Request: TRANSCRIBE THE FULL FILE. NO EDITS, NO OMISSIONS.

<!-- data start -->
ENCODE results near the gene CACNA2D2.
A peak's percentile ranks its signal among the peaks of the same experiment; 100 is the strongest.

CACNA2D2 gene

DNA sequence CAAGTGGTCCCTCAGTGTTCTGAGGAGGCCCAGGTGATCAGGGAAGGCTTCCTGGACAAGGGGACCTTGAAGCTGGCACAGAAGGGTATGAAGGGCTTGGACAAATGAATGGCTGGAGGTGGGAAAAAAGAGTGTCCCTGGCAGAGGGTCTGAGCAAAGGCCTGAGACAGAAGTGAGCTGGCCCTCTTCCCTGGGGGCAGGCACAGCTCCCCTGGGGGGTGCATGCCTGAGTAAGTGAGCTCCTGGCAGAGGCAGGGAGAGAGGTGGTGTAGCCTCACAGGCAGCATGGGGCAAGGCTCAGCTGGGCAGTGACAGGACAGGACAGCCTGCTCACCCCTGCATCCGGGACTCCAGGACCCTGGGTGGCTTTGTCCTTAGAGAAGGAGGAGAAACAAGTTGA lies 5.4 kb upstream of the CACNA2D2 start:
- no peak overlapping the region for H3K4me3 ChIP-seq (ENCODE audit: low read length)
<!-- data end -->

ENCODE results near the gene CACNA2D2.
A peak's percentile ranks its signal among the peaks of the same experiment; 100 is the strongest.

CACNA2D2 gene

DNA sequence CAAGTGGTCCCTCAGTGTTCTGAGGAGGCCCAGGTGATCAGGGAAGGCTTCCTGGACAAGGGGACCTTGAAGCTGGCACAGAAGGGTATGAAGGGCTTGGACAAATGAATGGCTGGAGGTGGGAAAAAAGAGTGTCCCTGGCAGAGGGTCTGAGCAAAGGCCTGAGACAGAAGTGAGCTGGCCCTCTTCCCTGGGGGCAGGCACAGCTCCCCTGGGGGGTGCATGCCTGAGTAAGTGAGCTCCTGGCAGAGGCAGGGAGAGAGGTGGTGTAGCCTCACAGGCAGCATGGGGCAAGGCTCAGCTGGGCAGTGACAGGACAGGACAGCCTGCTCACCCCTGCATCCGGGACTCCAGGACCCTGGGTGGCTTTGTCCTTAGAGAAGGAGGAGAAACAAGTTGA lies 5.4 kb upstream of the CACNA2D2 start:
- no peak overlapping the region for H3K4me3 ChIP-seq (ENCODE audit: low read length)